New social networks try to sell potential members in different ways. More privacy than Facebook! More intimacy than Twitter! Less self-promoter-y than LinkedIn! But what they should be selling you on are what they can do for your offline life.
Take for example, New York Tech Meetup managing director Jessica Lawrence. Although privy to every local wantrepreneur trying to solve social networking needs you didn’t even know you cared about (and possibly don’t), Ms. Lawrence focuses her time on just one: Twitter. That’s because within six months, Twitter helped her find a job, a boyfriend, and an apartment to move into with her new love. (Hrrm, maybe we’ve been tweeting wrong?)
Any local techie worth their social strat has seen Ms. Lawrence’s name in their inbox. Perhaps most recently when she had to explain that neither she, nor Nate Westheimer had stepped down from NYTM, it was merely a glitch in her account. In the New York Times’ Style Section today, she explains why she’ll only trifle with social networks that deliver ROI IRL:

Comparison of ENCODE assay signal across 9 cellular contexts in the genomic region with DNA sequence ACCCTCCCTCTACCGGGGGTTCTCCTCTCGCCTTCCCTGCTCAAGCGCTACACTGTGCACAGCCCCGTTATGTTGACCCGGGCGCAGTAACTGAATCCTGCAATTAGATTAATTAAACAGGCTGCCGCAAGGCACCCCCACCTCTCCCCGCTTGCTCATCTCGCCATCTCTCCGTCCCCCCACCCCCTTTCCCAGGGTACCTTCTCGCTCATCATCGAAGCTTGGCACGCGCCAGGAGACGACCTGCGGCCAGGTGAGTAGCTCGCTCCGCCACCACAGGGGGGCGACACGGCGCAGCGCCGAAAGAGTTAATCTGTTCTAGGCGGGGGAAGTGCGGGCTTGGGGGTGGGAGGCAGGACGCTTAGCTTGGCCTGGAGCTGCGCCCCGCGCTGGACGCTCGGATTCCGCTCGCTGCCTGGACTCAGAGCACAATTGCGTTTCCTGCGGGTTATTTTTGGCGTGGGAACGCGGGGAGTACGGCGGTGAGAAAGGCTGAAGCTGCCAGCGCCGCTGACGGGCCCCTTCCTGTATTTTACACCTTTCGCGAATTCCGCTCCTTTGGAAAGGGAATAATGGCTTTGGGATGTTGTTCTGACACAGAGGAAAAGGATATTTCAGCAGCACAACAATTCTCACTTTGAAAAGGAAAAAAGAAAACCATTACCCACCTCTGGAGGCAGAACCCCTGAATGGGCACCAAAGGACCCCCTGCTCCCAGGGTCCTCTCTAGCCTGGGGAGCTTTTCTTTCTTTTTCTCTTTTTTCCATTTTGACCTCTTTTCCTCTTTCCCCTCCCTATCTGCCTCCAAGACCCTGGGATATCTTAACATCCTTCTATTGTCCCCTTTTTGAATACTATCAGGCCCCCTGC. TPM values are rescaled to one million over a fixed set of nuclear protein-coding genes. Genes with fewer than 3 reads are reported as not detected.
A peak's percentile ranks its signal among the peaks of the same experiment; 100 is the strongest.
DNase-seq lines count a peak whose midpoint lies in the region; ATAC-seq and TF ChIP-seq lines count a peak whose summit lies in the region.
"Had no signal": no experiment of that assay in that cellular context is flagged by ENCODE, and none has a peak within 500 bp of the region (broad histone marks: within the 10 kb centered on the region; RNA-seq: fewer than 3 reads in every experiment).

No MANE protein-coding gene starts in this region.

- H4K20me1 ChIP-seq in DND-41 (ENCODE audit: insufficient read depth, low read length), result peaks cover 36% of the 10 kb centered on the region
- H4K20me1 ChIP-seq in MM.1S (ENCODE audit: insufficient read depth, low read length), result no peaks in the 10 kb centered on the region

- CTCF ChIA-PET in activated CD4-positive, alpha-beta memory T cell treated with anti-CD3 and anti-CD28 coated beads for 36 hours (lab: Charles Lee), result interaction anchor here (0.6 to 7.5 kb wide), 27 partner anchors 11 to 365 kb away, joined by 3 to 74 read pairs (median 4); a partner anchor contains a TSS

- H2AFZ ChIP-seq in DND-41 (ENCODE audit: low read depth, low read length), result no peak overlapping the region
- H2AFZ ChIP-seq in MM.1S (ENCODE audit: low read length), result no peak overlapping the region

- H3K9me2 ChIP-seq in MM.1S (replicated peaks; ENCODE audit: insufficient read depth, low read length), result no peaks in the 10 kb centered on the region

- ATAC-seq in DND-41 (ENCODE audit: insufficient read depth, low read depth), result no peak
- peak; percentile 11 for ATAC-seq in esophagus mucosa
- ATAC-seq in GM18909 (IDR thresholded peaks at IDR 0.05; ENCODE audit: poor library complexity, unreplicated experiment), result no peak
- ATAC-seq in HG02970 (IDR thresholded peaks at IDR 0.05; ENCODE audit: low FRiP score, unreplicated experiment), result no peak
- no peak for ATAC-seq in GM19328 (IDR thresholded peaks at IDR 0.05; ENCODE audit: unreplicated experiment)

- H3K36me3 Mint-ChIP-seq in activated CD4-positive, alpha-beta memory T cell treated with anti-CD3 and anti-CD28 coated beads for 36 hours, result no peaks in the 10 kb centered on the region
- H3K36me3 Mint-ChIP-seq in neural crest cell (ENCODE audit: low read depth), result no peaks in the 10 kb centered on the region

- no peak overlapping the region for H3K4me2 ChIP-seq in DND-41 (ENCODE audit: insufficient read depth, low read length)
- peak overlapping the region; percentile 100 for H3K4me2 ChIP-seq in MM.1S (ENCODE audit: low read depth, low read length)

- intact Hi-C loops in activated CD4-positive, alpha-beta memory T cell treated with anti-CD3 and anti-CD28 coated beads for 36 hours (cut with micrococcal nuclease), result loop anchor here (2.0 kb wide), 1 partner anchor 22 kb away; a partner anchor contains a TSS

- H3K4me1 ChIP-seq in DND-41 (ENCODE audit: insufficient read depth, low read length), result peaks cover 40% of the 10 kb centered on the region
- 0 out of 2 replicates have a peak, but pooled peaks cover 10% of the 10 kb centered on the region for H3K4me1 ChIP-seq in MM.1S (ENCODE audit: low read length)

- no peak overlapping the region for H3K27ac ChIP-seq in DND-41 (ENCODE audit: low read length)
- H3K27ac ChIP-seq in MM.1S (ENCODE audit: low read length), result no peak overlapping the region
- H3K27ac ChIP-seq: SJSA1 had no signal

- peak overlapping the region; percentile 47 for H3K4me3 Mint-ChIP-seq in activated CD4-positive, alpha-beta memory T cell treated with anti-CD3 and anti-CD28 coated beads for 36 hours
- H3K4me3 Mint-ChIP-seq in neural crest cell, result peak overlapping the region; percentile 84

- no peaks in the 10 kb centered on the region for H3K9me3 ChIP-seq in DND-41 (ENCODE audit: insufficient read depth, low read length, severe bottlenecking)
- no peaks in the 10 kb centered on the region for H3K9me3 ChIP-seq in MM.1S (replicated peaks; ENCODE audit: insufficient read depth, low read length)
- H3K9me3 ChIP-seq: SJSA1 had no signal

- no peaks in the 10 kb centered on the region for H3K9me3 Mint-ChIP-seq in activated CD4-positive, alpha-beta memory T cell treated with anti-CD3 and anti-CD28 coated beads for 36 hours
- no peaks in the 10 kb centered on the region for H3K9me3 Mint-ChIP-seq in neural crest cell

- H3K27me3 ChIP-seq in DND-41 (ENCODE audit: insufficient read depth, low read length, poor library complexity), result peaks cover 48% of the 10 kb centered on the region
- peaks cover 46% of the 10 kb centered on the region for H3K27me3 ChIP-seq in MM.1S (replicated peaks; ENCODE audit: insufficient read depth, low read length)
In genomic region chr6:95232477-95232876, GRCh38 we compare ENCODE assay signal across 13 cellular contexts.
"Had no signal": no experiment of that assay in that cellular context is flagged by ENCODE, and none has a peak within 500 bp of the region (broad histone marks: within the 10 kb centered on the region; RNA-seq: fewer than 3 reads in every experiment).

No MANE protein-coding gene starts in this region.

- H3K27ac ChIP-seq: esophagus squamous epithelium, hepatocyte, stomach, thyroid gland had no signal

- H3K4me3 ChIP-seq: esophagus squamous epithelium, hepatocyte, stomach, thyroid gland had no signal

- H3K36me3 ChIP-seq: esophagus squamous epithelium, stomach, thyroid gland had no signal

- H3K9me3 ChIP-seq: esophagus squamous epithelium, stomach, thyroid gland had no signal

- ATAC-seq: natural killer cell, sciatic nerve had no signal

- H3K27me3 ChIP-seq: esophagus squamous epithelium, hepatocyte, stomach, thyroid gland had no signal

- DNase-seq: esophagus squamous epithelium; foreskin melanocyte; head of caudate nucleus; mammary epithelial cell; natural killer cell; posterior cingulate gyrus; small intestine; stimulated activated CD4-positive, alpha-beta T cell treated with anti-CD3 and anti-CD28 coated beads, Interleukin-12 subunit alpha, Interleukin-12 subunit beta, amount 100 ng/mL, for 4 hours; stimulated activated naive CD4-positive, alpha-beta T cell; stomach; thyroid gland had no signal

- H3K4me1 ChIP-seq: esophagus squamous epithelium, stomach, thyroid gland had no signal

“I’m on tech overload,” said Ms. Lawrence, who has Facebook and LinkedIn accounts yet barely uses them anymore. “I already feel like I’m experiencing slow death by e-mail.” While she loves technology and has been experimenting with Google+ since it was introduced, “I’m having a really hard time justifying adding yet another social tool to my toolkit,” she said.”
Listen close, founders. If you’re thinking of demo-ing your social product at the next NYTM, looks like you’ll be facing at least one audience member skeptical about whether she can spare the time.